Introduction to Memory Bandwidth Monitoring in the Intel® Xeon® Processor E5 v4 Family

ID 672638
Updated 2/11/2016
Version Latest




Both cache and memory bandwidth can have a large impact on overall application performance in complex modern multithreaded and multitenant environments.  In the cloud datacenter for instance it is important to understand the resource requirements of an application in order to meet targets and provide optimal performance. Similarly, some applications may over-utilize shared resources, and the capability to detect such “noisy neighbor” applications is important. The new Memory Bandwidth Monitoring (MBM) feature helps address this issue, for the first time, by providing per-thread memory bandwidth monitoring for all threads simultaneously.

This article provides an overview of the MBM feature and architecture, while the next article in the series discusses use models. Information on proof points and software support is provided in subsequent articles.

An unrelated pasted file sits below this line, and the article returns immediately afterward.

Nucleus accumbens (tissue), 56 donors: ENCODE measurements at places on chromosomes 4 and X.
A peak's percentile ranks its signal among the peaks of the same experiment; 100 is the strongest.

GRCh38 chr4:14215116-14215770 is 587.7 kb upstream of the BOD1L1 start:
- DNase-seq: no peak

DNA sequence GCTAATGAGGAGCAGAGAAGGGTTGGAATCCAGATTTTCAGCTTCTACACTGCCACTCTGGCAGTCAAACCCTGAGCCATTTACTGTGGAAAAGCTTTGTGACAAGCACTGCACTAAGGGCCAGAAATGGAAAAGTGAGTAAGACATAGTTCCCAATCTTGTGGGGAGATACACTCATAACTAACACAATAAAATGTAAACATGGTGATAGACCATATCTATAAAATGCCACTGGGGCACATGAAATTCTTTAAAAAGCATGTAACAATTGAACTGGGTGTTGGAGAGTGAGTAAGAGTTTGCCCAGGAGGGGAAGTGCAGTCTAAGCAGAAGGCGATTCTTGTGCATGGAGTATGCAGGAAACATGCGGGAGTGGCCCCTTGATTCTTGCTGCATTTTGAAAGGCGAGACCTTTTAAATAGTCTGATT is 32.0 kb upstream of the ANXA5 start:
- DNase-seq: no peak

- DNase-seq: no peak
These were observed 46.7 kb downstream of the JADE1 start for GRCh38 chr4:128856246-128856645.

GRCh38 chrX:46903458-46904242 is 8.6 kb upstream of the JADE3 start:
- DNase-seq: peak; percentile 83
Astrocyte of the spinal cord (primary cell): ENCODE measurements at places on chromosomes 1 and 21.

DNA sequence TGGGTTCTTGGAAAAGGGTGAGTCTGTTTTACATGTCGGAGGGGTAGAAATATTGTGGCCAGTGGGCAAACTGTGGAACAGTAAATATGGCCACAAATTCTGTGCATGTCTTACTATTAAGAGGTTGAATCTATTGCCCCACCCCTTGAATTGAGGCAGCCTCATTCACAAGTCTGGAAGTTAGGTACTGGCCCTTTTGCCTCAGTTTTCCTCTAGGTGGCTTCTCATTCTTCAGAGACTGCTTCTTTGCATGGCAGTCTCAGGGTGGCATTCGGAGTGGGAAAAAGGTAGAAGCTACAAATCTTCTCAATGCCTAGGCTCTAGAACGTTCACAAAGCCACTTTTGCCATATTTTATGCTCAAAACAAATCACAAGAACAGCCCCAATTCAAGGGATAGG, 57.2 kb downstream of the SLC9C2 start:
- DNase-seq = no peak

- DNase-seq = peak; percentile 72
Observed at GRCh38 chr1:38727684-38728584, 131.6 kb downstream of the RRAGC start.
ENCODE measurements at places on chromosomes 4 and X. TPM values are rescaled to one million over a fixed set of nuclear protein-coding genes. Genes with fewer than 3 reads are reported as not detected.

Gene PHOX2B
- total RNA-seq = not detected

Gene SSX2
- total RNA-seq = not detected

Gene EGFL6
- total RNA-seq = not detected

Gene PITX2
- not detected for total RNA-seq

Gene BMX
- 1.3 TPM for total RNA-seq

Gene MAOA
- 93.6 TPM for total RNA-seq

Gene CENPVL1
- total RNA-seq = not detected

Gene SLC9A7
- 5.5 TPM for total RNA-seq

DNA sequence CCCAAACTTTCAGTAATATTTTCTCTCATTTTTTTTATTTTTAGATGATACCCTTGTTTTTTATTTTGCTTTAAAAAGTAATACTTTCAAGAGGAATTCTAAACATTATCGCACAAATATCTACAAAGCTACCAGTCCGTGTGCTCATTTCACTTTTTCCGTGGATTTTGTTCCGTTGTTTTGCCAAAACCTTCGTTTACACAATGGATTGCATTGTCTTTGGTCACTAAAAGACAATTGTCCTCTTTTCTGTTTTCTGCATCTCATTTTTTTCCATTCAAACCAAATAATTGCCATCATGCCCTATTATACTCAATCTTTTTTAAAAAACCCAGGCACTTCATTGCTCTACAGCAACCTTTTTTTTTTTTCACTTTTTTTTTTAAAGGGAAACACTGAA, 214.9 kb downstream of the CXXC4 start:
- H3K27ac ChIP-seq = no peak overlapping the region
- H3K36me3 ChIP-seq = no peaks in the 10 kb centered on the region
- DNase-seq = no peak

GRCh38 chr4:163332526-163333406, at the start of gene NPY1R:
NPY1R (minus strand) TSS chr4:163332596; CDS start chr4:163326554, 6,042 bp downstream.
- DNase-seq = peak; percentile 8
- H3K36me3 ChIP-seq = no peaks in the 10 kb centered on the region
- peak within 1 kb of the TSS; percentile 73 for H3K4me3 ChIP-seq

MBM is part of a larger series of technologies called Intel Resource Director Technology (Intel RDT). More information on the Intel RDT feature set can be found here, and an animation illustrating the key principles behind Intel RDT is posted here.

What is Memory Bandwidth Monitoring (MBM)?

The prior generation Intel® Xeon® processors E5 v3 introduced Cache Monitoring Technology (CMT), which enables per-RMID (and effectively per thread, app, or VM) tracking of last-level cache (LLC) usage per thread. CMT is effective at detecting noisy-neighbors in the cache, understanding the cache sensitivity of applications, and debugging performance problems. To fully understand application behavior, however, monitoring of memory bandwidth is also needed, as some apps have low cache sensitivity due to either very small working sets (compute bound) or extremely large working sets that do not fit well in the cache (streaming applications).